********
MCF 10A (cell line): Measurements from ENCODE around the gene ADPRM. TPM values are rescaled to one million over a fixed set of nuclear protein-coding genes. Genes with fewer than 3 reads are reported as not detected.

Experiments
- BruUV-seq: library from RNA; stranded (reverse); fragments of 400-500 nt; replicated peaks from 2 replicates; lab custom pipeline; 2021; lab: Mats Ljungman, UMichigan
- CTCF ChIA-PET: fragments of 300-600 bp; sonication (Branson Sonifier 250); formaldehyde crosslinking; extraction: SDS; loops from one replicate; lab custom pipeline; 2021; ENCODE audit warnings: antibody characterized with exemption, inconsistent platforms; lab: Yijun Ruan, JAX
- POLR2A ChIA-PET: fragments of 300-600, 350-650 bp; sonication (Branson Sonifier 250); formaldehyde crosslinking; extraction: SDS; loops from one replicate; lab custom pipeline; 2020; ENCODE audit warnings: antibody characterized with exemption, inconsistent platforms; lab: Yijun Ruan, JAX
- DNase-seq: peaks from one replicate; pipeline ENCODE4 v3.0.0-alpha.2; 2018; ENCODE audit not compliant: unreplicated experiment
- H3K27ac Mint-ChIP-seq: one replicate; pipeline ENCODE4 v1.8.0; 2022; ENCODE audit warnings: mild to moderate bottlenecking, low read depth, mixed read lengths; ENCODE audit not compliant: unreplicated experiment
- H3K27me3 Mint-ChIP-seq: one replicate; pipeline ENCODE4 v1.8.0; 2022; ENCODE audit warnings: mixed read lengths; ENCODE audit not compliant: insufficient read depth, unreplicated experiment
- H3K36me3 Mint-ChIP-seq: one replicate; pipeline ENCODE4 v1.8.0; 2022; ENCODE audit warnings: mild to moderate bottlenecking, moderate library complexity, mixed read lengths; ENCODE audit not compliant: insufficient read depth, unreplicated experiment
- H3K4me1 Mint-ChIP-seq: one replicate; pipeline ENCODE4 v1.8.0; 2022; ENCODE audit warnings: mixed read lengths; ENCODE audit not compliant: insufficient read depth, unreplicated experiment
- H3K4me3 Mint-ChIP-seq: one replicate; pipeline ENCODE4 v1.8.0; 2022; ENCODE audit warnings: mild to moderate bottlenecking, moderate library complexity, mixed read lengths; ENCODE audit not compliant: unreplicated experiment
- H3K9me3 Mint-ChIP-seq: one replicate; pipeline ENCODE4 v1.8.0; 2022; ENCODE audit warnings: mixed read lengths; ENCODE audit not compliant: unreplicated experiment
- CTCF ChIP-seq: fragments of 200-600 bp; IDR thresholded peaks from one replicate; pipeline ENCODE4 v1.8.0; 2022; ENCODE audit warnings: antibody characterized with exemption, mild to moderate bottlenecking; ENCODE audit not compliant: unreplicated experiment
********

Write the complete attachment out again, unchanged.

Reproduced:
MCF 10A (cell line): Measurements from ENCODE around the gene ADPRM. TPM values are rescaled to one million over a fixed set of nuclear protein-coding genes. Genes with fewer than 3 reads are reported as not detected.

Experiments
- BruUV-seq: library from RNA; stranded (reverse); fragments of 400-500 nt; replicated peaks from 2 replicates; lab custom pipeline; 2021; lab: Mats Ljungman, UMichigan
- CTCF ChIA-PET: fragments of 300-600 bp; sonication (Branson Sonifier 250); formaldehyde crosslinking; extraction: SDS; loops from one replicate; lab custom pipeline; 2021; ENCODE audit warnings: antibody characterized with exemption, inconsistent platforms; lab: Yijun Ruan, JAX
- POLR2A ChIA-PET: fragments of 300-600, 350-650 bp; sonication (Branson Sonifier 250); formaldehyde crosslinking; extraction: SDS; loops from one replicate; lab custom pipeline; 2020; ENCODE audit warnings: antibody characterized with exemption, inconsistent platforms; lab: Yijun Ruan, JAX
- DNase-seq: peaks from one replicate; pipeline ENCODE4 v3.0.0-alpha.2; 2018; ENCODE audit not compliant: unreplicated experiment
- H3K27ac Mint-ChIP-seq: one replicate; pipeline ENCODE4 v1.8.0; 2022; ENCODE audit warnings: mild to moderate bottlenecking, low read depth, mixed read lengths; ENCODE audit not compliant: unreplicated experiment
- H3K27me3 Mint-ChIP-seq: one replicate; pipeline ENCODE4 v1.8.0; 2022; ENCODE audit warnings: mixed read lengths; ENCODE audit not compliant: insufficient read depth, unreplicated experiment
- H3K36me3 Mint-ChIP-seq: one replicate; pipeline ENCODE4 v1.8.0; 2022; ENCODE audit warnings: mild to moderate bottlenecking, moderate library complexity, mixed read lengths; ENCODE audit not compliant: insufficient read depth, unreplicated experiment
- H3K4me1 Mint-ChIP-seq: one replicate; pipeline ENCODE4 v1.8.0; 2022; ENCODE audit warnings: mixed read lengths; ENCODE audit not compliant: insufficient read depth, unreplicated experiment
- H3K4me3 Mint-ChIP-seq: one replicate; pipeline ENCODE4 v1.8.0; 2022; ENCODE audit warnings: mild to moderate bottlenecking, moderate library complexity, mixed read lengths; ENCODE audit not compliant: unreplicated experiment
- H3K9me3 Mint-ChIP-seq: one replicate; pipeline ENCODE4 v1.8.0; 2022; ENCODE audit warnings: mixed read lengths; ENCODE audit not compliant: unreplicated experiment
- CTCF ChIP-seq: fragments of 200-600 bp; IDR thresholded peaks from one replicate; pipeline ENCODE4 v1.8.0; 2022; ENCODE audit warnings: antibody characterized with exemption, mild to moderate bottlenecking; ENCODE audit not compliant: unreplicated experiment